ASUSTek Computer Inc. (TPE:2357) this quarter became the latest OEM to "cheat on" Microsoft with Chromebooks.  The message from OEMs to Microsoft seems clear -- "If we're not getting satisfaction in this marriage, we'll go out and find satisfaction elsewhere."

And "elsewhere" appears to the Chrome OS.

III. New Touch-Screen Acer Chromebook Wows 

In related news Acer Inc. (TPE:2353) strengthened its already best-selling Chromebook lineup this week with the addition of the C720P -- the touch-screen upgraded variant of the popular C720 which retails for $200 USD (2 GB) and $250 (4 GB), depending on your preference memory-wise.
Acer C720P

For $299 you get a thin (0.78-inch thick) and light (2.98 lb) laptop with:
  • 1377x768 11.6 inch screen with multitouch
  • Intel Corp. (INTC) dual-core 1.4 GHz Celeron 2955U (Haswell)
  • 7.5 hr. of battery life
  • 2 GB DRAM
  • 100 GB of Google Drive cloud storage (free for two years)
  • 12 Free GoGo Wireless in-flight passes
  • 32 GB SSD w/ 7 second boot
  • WiFi 802.11 a/b/g/n
Acer C720P
Acer C720P
Acer C720P

By contrast about the best $300 USD will get you in terms of Windows touchscreen laptops is a Lenovo Group, Ltd. (HKG:0992IdeaPad S210 11.6-inch touchscreen laptop (and that's only when it's discounted 29 percent with a big sale).  

The Lenovo machine comes with slightly more memory (4 GB), but with a last-generation Ivy Bridge processor, the dual-core 1.9 GHz Intel Pentium 2127U ULV.  It's thicker (0.90 in.), weighs more (3.1 lb), has no SSD (instead it has a cheaper 500 GB, 5400 rpm HDD).  
Lenovo Ideapad S210
The Lenovo Ideapad S210 11.6-inch. (w/ Touchscreen, Windows 8.1) sells for $300 USD sale, but only gets about half the battery life of the Chromebook, has no SSD, and has a last-generation Intel processor.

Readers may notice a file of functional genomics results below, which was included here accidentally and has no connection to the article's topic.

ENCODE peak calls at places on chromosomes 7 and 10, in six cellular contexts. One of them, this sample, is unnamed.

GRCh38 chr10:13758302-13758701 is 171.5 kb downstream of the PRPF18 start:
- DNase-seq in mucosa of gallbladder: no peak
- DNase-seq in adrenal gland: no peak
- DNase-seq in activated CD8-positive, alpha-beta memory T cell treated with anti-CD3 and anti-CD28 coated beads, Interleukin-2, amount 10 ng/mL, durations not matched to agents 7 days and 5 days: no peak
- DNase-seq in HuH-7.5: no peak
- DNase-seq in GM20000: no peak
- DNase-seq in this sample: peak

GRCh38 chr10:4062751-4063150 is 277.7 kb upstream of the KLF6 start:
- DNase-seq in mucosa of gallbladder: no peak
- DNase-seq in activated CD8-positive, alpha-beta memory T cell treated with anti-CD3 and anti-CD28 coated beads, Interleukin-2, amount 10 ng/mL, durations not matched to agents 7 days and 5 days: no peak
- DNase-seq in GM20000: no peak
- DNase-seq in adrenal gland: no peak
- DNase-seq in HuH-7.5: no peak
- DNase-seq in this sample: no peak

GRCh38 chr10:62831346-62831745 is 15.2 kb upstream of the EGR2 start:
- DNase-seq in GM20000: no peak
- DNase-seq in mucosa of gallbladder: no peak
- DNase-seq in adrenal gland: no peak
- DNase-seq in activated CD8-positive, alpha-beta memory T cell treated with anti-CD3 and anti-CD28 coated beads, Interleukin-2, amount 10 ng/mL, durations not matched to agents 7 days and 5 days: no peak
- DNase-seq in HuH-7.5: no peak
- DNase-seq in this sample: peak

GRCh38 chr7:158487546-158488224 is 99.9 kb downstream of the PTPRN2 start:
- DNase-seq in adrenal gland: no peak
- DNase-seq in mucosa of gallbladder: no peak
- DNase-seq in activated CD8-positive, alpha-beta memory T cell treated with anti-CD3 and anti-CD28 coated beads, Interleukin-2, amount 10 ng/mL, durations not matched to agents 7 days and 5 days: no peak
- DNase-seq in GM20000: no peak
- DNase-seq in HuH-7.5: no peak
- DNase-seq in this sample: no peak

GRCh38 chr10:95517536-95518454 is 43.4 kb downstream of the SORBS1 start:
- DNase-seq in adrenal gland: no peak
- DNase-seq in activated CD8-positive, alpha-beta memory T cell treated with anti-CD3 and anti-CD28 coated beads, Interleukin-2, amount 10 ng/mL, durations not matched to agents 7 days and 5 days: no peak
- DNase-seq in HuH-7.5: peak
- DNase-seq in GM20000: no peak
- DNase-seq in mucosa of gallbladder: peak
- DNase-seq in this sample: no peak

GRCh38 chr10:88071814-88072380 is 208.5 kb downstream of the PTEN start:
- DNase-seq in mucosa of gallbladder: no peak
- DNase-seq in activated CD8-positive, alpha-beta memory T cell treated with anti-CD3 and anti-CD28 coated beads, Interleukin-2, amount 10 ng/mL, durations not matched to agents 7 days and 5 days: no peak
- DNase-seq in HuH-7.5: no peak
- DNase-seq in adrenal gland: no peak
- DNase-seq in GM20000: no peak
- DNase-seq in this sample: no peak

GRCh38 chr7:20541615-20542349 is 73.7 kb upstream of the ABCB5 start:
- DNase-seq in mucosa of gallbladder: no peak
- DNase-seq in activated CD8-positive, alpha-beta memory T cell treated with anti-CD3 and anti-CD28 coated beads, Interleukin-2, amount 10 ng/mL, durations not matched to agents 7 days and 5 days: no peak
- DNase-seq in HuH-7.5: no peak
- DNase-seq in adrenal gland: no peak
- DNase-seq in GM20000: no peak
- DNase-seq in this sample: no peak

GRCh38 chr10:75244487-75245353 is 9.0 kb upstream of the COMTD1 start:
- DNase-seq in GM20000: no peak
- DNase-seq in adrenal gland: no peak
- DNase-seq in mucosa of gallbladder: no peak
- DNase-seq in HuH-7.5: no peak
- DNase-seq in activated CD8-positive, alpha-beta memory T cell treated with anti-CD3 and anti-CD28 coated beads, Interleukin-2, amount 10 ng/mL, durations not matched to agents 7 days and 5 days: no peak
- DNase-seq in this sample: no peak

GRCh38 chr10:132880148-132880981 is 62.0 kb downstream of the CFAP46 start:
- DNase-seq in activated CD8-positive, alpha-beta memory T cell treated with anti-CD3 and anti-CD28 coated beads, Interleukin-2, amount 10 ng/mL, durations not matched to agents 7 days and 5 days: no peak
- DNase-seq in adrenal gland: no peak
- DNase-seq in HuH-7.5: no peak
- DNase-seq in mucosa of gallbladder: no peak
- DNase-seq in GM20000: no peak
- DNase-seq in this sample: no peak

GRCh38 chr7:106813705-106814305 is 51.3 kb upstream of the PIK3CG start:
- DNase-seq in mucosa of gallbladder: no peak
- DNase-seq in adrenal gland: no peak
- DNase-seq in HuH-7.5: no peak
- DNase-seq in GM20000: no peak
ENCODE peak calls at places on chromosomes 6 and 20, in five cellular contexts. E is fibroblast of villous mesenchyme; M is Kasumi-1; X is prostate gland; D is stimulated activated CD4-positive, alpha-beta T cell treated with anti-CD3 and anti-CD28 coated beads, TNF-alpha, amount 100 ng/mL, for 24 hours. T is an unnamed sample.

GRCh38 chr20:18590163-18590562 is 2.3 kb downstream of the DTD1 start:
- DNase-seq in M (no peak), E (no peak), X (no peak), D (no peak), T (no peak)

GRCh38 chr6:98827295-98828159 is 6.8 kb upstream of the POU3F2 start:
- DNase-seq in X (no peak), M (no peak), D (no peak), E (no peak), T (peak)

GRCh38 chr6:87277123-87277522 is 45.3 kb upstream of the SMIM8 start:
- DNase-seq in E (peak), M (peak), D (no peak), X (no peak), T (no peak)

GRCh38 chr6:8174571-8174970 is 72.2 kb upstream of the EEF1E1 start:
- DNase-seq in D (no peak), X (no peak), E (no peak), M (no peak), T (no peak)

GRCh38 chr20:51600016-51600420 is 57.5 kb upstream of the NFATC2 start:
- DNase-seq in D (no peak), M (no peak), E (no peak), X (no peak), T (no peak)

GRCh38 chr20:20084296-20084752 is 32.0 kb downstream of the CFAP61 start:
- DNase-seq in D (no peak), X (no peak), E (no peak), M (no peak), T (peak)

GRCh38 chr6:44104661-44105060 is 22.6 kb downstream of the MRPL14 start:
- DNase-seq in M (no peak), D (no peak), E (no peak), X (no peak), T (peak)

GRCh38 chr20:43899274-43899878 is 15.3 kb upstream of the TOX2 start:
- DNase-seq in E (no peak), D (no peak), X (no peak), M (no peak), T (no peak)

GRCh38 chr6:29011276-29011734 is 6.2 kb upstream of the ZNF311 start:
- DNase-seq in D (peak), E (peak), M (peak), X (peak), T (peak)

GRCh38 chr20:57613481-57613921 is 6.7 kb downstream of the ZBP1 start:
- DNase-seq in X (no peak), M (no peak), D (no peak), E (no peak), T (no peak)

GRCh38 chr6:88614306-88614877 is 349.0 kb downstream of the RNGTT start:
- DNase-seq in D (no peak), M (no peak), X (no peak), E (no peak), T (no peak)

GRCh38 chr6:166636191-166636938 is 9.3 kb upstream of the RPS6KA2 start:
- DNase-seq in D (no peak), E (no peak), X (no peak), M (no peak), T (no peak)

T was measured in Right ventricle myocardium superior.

And the kicker? The Windows competitor gets a claimed 4 hours of battery life -- about half what the Acer C720P Chromebook promises.  Well, you know what they say -- if you can't beat them make fun of them.

Windows 8.1 RTm
But Microsoft does offer one unique "benefit" -- Metro UI. [Image Source: CNET]

Feel free to share your thoughts on which budget laptop is "worthless" -- the thin, light, Chromebook with a fast SSD, latest-generation Intel processor, and 7.5 hours of battery life, or the Metro UI-packing Windows 8.1 laptop with more memory (4 GB), but a last generation processor, a slower HDD, a thick/heavier body, and only 4 hours of moderate-to-light use on a full charge. 

Sources: Microsoft on YouTube, Acer [C720P press release]

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RE: This article is full of bias
By Motoman on 11/29/2013 11:48:22 AM , Rating: 3
I just picked up a quad-core 15.6" laptop with 4Gb of RAM and a 500Gb hard drive for $259. With Win8.1.